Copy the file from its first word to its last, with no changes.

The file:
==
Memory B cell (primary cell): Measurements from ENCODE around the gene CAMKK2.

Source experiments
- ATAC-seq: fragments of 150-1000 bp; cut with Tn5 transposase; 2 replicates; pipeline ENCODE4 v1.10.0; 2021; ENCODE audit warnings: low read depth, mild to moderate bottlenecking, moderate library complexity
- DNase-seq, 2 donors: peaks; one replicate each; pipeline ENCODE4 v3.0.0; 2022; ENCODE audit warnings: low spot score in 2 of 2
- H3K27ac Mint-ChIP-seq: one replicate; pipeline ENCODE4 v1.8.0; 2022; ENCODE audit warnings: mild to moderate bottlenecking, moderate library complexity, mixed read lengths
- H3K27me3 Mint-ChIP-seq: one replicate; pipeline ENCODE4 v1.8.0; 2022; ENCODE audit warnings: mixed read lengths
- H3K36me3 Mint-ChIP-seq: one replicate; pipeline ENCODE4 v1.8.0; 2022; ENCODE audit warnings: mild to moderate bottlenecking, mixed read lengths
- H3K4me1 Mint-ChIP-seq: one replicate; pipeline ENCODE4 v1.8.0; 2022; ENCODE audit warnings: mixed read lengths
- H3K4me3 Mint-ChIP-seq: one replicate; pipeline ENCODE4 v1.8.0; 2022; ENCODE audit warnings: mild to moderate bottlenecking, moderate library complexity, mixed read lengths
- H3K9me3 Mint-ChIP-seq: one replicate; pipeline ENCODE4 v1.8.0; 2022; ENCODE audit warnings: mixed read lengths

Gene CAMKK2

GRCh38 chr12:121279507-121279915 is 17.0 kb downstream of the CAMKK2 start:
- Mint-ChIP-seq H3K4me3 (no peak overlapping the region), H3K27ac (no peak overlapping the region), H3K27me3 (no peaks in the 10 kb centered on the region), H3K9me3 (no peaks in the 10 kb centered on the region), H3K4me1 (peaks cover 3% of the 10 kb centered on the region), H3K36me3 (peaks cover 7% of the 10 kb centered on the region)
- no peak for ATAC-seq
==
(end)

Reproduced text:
Memory B cell (primary cell): Measurements from ENCODE around the gene CAMKK2.

Source experiments
- ATAC-seq: fragments of 150-1000 bp; cut with Tn5 transposase; 2 replicates; pipeline ENCODE4 v1.10.0; 2021; ENCODE audit warnings: low read depth, mild to moderate bottlenecking, moderate library complexity
- DNase-seq, 2 donors: peaks; one replicate each; pipeline ENCODE4 v3.0.0; 2022; ENCODE audit warnings: low spot score in 2 of 2
- H3K27ac Mint-ChIP-seq: one replicate; pipeline ENCODE4 v1.8.0; 2022; ENCODE audit warnings: mild to moderate bottlenecking, moderate library complexity, mixed read lengths
- H3K27me3 Mint-ChIP-seq: one replicate; pipeline ENCODE4 v1.8.0; 2022; ENCODE audit warnings: mixed read lengths
- H3K36me3 Mint-ChIP-seq: one replicate; pipeline ENCODE4 v1.8.0; 2022; ENCODE audit warnings: mild to moderate bottlenecking, mixed read lengths
- H3K4me1 Mint-ChIP-seq: one replicate; pipeline ENCODE4 v1.8.0; 2022; ENCODE audit warnings: mixed read lengths
- H3K4me3 Mint-ChIP-seq: one replicate; pipeline ENCODE4 v1.8.0; 2022; ENCODE audit warnings: mild to moderate bottlenecking, moderate library complexity, mixed read lengths
- H3K9me3 Mint-ChIP-seq: one replicate; pipeline ENCODE4 v1.8.0; 2022; ENCODE audit warnings: mixed read lengths

Gene CAMKK2

GRCh38 chr12:121279507-121279915 is 17.0 kb downstream of the CAMKK2 start:
- Mint-ChIP-seq H3K4me3 (no peak overlapping the region), H3K27ac (no peak overlapping the region), H3K27me3 (no peaks in the 10 kb centered on the region), H3K9me3 (no peaks in the 10 kb centered on the region), H3K4me1 (peaks cover 3% of the 10 kb centered on the region), H3K36me3 (peaks cover 7% of the 10 kb centered on the region)
- no peak for ATAC-seq